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Nika's Guide to Spelling - Volume 1

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Re: Nika's Guide to Spelling - Volume 1

Postby Passionario » Tue Jul 20, 2010 12:58 pm

Think of it as a threat: "I could care less about this subject, and if you keep pestering me, I will".
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Re: Nika's Guide to Spelling - Volume 1

Postby Epimer » Tue Jul 20, 2010 1:22 pm

Passionario wrote:Think of it as a threat: "I could care less about this subject, and if you keep pestering me, I will".


Still does a terrible job of conveying that you "couldn't care less" - your threatened position would have you, in fact, caring less than your current position, so as an expression of apathy it still doesn't work :(

(I did catch the undertone, I'm just loathe to miss out on opportunity to rail against this nonsense phrase :) )
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Re: Nika's Guide to Spelling - Volume 1

Postby Chicken » Tue Jul 20, 2010 2:15 pm

Korola's point as I understood it was mostly that language changes. All of us likely use examples of this on a daily basis, and the phrase we're talking about actually contains a great example of it in "couldn't", which to someone enough years ago would be entirely unacceptable when written down, why do those uncultured barbarians not take the time to just write "could not"? Besides, that's not how you do a contraction, who puts the apostrophe in the middle of the second word! Couldn't just become so widespread as written language that it's now basically completely acceptable; only a few very formal uses of the written word would not accept it (I doubt you'll see it in any laws for instance).

The same thing happened with "could care less" over in some parts of the English speaking world.

If you want more of an explanation for it, I've heard some people say that it originally arose as a sarcastic variation on "couldn't care less", which became widespread in some places.
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Re: Nika's Guide to Spelling - Volume 1

Postby Hayz » Tue Jul 20, 2010 2:58 pm

Just for you all i present grammar and the internet (linked because there is a lot of swearing so possibly nsfw):
http://i.imgur.com/HL1ZR.jpg
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Re: Nika's Guide to Spelling - Volume 1

Postby bldavis » Tue Jul 20, 2010 3:04 pm

Hayz wrote:Just for you all i present grammar and the internet (linked because there is a lot of swearing so possibly nsfw):
http://i.imgur.com/HL1ZR.jpg

oh my f'ing god!

that is classic!
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Flex:I don't make mistakes. I execute carefully planned strategic group wipes.
Levie:(in /g) It's weird, I have a collar and I dont know where I got it from, Worgen are kinky!
Levie:Drunk Lev goes and does what he pleases just to annoy sober Lev.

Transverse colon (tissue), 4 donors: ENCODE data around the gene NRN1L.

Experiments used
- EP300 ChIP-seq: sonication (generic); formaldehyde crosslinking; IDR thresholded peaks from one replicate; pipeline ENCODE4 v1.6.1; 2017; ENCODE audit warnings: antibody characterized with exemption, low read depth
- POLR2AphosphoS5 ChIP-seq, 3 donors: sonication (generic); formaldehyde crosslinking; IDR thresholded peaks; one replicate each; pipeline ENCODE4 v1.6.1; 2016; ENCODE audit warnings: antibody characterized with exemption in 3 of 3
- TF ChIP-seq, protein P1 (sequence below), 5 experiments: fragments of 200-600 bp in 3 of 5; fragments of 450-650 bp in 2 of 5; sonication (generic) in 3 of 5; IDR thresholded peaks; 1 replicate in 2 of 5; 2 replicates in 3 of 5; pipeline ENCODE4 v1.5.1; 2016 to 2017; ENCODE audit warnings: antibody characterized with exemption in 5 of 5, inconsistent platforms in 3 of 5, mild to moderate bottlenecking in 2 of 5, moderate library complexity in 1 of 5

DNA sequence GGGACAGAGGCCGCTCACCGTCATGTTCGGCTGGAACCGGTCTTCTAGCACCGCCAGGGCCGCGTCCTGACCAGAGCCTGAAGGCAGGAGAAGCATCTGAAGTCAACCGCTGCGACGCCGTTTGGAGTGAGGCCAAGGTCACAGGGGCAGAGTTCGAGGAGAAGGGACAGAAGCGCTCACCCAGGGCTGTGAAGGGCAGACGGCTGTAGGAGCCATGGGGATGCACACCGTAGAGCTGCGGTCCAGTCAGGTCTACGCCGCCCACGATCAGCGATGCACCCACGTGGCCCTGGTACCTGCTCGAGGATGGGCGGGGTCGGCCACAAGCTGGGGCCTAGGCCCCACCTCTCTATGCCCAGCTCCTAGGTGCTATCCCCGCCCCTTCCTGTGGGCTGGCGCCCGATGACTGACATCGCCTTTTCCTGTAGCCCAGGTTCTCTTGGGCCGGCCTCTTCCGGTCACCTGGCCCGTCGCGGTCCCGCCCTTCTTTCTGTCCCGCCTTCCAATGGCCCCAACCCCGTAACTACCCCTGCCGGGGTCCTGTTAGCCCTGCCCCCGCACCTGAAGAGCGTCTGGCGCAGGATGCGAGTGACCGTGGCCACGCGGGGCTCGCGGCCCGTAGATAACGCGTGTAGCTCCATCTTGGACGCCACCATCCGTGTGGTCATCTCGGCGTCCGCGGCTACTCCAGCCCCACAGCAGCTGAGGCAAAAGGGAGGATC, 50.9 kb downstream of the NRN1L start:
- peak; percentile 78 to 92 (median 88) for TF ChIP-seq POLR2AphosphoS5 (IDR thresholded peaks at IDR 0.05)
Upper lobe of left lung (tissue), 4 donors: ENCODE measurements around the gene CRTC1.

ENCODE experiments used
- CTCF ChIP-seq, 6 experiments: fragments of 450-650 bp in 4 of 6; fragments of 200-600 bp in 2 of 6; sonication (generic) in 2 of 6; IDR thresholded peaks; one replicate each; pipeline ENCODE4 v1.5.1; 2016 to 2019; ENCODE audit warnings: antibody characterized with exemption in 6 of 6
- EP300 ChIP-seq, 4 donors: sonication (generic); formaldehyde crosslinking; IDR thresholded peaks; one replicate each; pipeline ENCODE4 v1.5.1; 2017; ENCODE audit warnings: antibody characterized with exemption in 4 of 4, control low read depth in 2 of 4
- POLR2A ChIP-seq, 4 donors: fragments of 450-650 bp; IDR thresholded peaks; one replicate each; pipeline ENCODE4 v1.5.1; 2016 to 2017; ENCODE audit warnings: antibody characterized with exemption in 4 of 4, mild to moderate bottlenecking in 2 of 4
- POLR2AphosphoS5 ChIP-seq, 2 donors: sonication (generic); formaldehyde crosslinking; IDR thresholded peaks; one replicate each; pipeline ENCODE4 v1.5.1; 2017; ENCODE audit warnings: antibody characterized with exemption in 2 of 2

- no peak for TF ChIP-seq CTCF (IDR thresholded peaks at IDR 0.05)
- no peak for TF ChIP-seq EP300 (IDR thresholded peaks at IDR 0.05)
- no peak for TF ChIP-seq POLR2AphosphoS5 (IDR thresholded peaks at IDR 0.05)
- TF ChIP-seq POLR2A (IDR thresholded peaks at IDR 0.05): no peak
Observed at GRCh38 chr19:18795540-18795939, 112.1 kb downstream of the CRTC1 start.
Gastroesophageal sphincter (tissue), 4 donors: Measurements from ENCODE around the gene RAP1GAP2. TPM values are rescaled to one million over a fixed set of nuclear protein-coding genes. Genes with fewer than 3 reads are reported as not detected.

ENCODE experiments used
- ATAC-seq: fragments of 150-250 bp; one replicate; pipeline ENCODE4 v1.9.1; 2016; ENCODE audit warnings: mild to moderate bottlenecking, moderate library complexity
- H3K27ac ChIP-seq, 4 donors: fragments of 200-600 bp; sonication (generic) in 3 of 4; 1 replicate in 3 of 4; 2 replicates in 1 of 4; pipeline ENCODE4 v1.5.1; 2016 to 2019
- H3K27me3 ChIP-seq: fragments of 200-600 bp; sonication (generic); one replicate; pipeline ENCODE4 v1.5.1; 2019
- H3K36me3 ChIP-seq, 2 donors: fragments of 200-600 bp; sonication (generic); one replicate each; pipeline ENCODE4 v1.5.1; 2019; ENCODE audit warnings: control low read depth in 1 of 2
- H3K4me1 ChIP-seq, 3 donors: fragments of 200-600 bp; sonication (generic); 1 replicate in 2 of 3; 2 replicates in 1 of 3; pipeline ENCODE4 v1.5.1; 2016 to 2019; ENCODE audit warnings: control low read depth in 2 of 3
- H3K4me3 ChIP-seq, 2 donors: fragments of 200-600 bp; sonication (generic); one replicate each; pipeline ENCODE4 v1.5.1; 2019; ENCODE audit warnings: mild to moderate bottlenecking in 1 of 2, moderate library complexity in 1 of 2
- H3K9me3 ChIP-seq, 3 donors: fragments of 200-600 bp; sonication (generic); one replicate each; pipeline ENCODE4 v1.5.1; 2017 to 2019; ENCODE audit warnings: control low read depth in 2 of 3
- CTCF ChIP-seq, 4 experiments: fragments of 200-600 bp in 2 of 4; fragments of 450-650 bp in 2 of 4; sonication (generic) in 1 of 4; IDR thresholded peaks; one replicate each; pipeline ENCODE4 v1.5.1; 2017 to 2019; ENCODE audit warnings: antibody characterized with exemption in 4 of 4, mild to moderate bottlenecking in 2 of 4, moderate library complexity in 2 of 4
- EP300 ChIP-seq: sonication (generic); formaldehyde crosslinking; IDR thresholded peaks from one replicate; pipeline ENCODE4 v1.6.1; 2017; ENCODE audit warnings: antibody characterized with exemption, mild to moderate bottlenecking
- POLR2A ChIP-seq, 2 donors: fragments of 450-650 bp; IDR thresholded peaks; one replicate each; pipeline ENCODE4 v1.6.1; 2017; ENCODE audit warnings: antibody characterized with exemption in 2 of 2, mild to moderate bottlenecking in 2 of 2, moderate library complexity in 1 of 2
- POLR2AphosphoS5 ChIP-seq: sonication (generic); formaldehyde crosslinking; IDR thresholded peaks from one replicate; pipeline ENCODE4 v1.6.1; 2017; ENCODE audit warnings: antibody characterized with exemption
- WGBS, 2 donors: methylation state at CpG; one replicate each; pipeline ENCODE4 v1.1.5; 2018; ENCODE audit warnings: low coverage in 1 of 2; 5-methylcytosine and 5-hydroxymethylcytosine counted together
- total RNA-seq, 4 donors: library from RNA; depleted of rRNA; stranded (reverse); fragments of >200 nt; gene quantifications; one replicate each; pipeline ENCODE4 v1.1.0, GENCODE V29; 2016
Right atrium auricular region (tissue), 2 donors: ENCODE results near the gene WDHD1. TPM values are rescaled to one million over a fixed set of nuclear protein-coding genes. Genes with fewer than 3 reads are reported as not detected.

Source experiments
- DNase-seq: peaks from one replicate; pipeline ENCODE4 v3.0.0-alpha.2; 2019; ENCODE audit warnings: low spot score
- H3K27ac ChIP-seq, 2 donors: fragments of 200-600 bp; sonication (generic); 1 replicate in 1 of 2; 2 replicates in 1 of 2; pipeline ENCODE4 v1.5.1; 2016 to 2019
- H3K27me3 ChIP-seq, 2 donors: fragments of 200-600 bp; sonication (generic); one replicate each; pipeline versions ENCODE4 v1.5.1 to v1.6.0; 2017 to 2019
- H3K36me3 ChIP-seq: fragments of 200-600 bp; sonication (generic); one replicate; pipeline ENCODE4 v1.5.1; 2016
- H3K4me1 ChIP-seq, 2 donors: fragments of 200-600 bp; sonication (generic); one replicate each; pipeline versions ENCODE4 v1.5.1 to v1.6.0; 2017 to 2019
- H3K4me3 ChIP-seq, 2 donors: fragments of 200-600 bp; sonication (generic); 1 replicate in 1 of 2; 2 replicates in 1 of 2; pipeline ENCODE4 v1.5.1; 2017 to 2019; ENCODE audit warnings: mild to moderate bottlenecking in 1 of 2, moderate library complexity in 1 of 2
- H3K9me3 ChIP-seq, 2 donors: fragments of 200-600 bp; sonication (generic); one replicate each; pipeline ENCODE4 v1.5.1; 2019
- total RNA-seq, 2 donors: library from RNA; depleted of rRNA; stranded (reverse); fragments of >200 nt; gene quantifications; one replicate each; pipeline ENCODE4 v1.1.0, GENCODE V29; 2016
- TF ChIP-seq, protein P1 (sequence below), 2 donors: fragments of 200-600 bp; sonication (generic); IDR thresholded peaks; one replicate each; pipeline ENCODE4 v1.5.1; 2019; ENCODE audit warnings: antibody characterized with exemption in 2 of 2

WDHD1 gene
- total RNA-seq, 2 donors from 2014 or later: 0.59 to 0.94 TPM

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Re: Nika's Guide to Spelling - Volume 1

Postby Korola » Tue Jul 20, 2010 3:33 pm

The point was to illustrate that logic does not always dictate language. Logic takes a back seat and most certainly can do so when culture has accepted the meaning. Communication whether in print, verbal, or physical becomes accepted on its commonality.

However if you truly apply logic to the examples given -

Arcand wrote:Profanity is about shock value and taboo-busting at the expense of literal meaning. This is old news.


Profanity is about shock value. Profanity also describes something. Profanity can be used to incorrectly describe something, which is all that was being illustrated. Just because it is profanity does not place outside of the realm of logic.

Arcand wrote:If you know anything about the appearance, origin and smell of dog shit, do you really have to try
some to determine if it's something you want in your mouth?


I know all about where it comes from, what it looks like, and what it smells like. Inferring that something tastes like it does not fit the logic puzzle. Coffee can't taste like dog shit as they are chemically different, each one inferring their own specific taste on ones taste buds. See above for incorrect usage of profanity.

Arcand wrote:Non-sequitur choice of species for humorous effect. What does it mean if a human pisses like a
three-quarter-ton animal?


I made the assertion that this is illogical and an incorrect use of the English language. Your argument is that it is a "non-sequitur choice of species for humorous effect." You would be correct. It is precisely a non-sequitur choice.


Main Entry: non se·qui·tur
Pronunciation: \ˈnän-ˈse-kwə-tər also -ˌtu̇r\
Function: noun
Etymology: Latin, it does not follow
Date: 1540
1 : an inference that does not follow from the premises; specifically : a fallacy resulting from a simple conversion of a universal affirmative proposition or from the transposition of a condition and its consequent